Some great news from the Philippines. The Philippines Survival Fund, which I blogged about a couple of years ago, is finally open for business – local governments and community organizations will now be apply to apply for funds up to 1 billion pesos (US$21m) a year, for projects that help communities adapt to climate change.
The first lesson is the need for stamina – even on an apparently ‘quick win’ like the PSF (the law was passed after only a year of campaigning) it took a further three years to get government and all stakeholders to design its business procedures.
So what happened? This from an internal Oxfam case study (why don’t we publish these things? Drives me crazy).
In 2010, Oxfam and its partner the iCSC (Institute for Climate and Sustainable Cities) commissioned a piece of research which revealed that the majority of public climate spending was going towards mitigation rather than adaptation. It recommended that an adaptation fund be created to incentivize and scale-up adaptation actions by local governments and communities.
Oxfam joined with two of its partners who came together to campaign for an adaptation fund, named the “People’s Survival Fund” (PSF). This core group gradually grew into a coalition of organisations who brought together different expertise, connections and constituencies.
Members of the coalition began by developing, and regularly updating, a detailed power analysis which underpinned the campaign strategy. This was crucial in helping the coalition identify potential allies and blockers, guide their political actions & determine how to adapt their tactics.
Oxfam led the policy analysis that informed the development of the PSF, connecting up with livelihoods and humanitarian programme staff at the national level, as well as with colleagues at the global level who were working on climate finance issues, to develop policy proposals and briefings. This was accompanied by persistent lobbying in Congress, based on working with carefully selected and powerful champions of the campaign who could manoeuvre around those blocking the initiative.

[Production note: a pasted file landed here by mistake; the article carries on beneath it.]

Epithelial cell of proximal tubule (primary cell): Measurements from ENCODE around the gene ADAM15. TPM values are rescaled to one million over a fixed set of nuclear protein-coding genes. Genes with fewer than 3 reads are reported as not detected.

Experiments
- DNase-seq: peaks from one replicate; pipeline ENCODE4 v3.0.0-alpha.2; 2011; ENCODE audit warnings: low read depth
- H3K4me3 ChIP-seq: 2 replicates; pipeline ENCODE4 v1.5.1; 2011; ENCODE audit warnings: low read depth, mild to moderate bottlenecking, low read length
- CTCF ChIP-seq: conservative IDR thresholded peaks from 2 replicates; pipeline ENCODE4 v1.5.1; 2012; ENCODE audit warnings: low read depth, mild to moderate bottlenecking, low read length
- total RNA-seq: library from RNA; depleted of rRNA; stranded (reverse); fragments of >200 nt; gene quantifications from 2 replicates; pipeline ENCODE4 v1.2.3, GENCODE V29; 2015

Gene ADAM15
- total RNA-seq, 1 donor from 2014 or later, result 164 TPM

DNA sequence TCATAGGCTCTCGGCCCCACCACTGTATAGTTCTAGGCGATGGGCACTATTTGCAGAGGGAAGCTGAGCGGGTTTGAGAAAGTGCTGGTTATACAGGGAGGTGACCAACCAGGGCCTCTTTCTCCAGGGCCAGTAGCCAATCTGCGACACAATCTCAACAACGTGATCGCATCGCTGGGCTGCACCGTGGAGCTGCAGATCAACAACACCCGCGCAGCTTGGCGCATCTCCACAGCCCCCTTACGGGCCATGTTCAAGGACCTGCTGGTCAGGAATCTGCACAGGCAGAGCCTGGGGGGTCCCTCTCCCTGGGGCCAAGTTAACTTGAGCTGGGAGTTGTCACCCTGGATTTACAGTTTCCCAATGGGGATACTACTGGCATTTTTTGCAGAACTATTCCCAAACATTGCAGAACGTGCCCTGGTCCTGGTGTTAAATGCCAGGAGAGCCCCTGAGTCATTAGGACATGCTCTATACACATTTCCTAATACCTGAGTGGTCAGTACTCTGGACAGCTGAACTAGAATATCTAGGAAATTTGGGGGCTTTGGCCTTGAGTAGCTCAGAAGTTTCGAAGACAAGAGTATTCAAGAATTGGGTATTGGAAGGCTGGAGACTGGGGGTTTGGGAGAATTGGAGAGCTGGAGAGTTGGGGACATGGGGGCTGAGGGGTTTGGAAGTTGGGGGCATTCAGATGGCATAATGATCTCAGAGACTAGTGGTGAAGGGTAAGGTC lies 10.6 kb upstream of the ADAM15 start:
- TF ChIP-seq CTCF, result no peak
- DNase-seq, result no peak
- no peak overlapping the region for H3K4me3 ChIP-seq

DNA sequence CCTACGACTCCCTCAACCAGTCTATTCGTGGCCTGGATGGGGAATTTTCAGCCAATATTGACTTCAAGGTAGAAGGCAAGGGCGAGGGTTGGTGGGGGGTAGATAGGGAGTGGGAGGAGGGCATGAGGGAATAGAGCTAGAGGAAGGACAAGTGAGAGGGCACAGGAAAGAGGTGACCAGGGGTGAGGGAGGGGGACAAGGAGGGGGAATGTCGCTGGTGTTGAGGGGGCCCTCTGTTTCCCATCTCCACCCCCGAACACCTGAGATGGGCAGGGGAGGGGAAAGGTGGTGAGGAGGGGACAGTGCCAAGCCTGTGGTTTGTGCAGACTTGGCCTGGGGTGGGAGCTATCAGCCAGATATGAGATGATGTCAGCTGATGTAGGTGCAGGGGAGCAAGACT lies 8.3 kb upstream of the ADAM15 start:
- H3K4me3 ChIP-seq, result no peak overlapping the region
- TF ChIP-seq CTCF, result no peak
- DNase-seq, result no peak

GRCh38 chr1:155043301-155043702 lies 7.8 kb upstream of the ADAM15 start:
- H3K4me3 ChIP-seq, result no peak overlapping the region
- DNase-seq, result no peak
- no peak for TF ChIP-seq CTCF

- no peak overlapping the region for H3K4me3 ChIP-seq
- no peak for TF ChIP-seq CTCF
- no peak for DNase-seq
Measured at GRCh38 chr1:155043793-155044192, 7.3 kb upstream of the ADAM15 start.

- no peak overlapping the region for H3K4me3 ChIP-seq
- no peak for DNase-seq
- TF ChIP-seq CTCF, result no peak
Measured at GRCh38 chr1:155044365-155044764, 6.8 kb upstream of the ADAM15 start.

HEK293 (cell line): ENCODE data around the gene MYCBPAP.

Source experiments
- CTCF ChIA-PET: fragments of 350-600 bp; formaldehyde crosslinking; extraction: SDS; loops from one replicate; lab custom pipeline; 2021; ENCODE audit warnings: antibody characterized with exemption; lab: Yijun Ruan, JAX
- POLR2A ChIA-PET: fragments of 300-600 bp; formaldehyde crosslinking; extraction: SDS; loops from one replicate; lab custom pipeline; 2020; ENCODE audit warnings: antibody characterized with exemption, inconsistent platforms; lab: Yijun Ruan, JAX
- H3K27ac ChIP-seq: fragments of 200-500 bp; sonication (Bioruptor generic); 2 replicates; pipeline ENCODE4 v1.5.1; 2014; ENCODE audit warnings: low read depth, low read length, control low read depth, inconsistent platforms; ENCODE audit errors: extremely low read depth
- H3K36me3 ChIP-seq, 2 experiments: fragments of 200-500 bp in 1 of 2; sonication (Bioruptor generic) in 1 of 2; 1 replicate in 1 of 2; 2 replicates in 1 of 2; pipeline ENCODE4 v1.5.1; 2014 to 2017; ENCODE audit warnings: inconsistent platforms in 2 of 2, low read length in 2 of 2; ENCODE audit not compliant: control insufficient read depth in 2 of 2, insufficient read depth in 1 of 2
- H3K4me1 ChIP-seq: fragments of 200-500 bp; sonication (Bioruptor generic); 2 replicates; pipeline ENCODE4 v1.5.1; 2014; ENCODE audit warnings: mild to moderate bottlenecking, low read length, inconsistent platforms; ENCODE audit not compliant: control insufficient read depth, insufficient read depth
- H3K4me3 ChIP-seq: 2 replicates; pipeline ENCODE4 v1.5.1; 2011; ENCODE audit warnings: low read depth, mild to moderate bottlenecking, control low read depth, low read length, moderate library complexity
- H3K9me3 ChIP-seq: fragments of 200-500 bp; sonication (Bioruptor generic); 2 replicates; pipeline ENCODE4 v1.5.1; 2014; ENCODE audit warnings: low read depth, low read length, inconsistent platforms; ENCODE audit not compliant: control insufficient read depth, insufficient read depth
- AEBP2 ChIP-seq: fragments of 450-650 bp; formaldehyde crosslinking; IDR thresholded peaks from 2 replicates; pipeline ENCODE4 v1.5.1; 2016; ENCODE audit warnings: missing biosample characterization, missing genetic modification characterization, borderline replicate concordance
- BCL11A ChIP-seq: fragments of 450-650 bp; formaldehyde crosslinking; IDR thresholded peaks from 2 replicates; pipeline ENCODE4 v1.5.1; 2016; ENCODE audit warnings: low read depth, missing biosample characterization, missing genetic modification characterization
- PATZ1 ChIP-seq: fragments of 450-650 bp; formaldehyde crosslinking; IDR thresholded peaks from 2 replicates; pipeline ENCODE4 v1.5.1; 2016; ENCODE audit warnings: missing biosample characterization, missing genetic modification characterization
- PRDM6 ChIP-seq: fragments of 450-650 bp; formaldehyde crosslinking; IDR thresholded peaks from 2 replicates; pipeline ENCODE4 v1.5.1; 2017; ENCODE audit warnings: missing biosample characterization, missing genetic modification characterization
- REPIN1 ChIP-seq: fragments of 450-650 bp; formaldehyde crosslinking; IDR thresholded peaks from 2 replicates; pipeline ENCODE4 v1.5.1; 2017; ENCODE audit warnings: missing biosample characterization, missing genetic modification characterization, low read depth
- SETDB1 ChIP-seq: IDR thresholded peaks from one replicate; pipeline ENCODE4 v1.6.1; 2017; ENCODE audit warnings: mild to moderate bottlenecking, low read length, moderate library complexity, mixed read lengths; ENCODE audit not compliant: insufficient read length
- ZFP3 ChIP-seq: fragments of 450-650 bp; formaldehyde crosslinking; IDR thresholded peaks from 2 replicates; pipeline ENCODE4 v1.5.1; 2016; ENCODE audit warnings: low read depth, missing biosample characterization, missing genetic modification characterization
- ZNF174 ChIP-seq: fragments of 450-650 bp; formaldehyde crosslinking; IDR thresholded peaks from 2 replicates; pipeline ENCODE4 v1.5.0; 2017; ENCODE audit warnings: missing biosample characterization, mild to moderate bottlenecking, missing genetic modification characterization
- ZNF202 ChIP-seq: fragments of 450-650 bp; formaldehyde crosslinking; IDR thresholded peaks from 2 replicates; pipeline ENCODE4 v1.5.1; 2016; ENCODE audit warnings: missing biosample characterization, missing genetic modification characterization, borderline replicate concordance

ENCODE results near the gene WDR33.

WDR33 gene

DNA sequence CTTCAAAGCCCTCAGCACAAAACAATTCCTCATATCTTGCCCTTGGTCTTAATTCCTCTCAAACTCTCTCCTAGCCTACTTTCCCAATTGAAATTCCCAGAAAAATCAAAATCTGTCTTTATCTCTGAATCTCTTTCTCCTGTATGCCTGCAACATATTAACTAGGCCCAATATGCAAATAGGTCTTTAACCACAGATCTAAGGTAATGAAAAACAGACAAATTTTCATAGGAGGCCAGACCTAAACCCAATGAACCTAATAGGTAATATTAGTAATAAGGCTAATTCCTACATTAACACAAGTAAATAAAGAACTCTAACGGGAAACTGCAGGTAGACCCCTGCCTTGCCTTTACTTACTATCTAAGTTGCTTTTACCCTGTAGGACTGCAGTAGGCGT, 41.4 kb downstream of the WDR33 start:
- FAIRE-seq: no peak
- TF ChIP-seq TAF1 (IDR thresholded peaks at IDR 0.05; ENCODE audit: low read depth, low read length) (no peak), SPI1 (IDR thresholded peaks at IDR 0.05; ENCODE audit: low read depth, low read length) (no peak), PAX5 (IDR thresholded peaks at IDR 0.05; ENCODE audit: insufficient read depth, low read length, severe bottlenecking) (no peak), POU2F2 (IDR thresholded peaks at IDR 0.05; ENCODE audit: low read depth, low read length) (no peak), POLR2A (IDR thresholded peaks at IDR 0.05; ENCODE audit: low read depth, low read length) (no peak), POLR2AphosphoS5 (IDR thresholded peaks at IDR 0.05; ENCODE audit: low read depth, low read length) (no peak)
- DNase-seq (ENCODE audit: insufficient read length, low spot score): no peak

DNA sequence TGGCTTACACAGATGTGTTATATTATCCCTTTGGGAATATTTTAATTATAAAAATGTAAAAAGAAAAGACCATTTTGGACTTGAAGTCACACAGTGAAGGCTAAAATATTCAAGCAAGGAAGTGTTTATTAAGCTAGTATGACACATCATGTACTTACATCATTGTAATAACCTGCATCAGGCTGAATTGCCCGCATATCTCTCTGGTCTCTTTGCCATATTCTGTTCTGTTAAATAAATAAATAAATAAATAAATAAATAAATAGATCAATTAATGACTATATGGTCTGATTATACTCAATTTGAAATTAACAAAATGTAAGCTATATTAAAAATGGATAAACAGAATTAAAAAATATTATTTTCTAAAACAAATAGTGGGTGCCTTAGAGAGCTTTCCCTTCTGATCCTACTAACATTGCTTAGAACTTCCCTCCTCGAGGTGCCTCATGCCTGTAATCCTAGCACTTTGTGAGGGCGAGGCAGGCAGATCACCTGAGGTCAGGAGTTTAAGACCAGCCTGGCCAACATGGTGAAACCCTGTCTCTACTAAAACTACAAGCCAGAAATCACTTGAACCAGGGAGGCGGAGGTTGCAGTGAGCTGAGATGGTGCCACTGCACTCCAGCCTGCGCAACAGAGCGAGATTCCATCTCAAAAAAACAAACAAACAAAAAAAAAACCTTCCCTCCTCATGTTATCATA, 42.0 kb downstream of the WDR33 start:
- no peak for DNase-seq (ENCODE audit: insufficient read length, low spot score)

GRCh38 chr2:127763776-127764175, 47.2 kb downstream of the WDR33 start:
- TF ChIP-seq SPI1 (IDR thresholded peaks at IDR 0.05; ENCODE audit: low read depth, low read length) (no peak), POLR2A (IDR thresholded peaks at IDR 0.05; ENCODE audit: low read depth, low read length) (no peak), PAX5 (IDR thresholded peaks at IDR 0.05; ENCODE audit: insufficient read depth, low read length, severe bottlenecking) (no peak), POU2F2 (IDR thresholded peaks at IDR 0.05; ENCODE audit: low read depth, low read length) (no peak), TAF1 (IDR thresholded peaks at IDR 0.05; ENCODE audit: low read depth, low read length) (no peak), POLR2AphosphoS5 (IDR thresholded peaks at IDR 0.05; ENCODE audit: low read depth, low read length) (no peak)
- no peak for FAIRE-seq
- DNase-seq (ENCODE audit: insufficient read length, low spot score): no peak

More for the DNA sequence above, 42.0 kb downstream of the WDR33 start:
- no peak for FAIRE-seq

This behind the scenes work was backed-up by strong public facing and media work to increase awareness of the PSF and mobilize public support. This included policy forums, exhibitions, social media actions, popular music events and work with opinion leaders and celebrities, like the superstar Filipino boxer Manny Pacquiáo (signing up, right), who brought enormous visibility to the campaign.
What was the Campaign’s Theory of Change?
Power analysis: Key to the success of this work was having a strong power analysis from the beginning, which
provided the coalition with a solid understanding of the political panorama and where the balances of power lay. This was crucial in facilitating the identification of potential allies and blockers, guiding the campaign’s political actions & determining how to adapt their tactics.
Windows of opportunity: This also enabled the campaign to take advantage of windows of opportunity that presented themselves. A number of natural disasters took place during the lifespan of the campaign which the coalition used to highlight the urgency of a PSF. They also made use of a political scandal (impeachment) to build political alliances in the senate while attention was elsewhere, thus building the support they needed to push the process forward.
Local to global: Internally, the campaign managed to be nationally relevant while plugging into the global campaign and global resources. This also meant that it could draw on support from across Oxfam while maintaining the leadership and decision-making with the core campaigns group in country.
Flexible funding: Oxfam spent approximately £112,000 (including national staffing costs) on this campaign over its two year lifespan. The staffing costs were covered by unrestricted funds at the national level, which ensured that the campaign had the staffing capacity needed to make it a success, as well as access to flexible and fast funding to draw on at opportune moments. Some of the campaign activities were covered by global funds earmarked for climate change related campaign work.
Evidence based: The campaign was strongly rooted in evidence generated from Oxfam’s development and humanitarian programmes, which included gendered analysis from the very beginning. This helped build support for the campaign from local authorities and decision makers, build the legitimacy of the campaign and ensure complementarity and coherency between the programmes in country. The campaign was supported and carried by Oxfam’s development and humanitarian work, with the country team coming together to conduct joint public events.
Great stuff – I scandalised the team and our evaluation wallahs by doing a simplistic Return on Investment calculation. $21m a year is a pretty good return on a £112,000 campaign: I got a 68:1 ratio, even after making some allowances – sorry, but I’m sticking with it!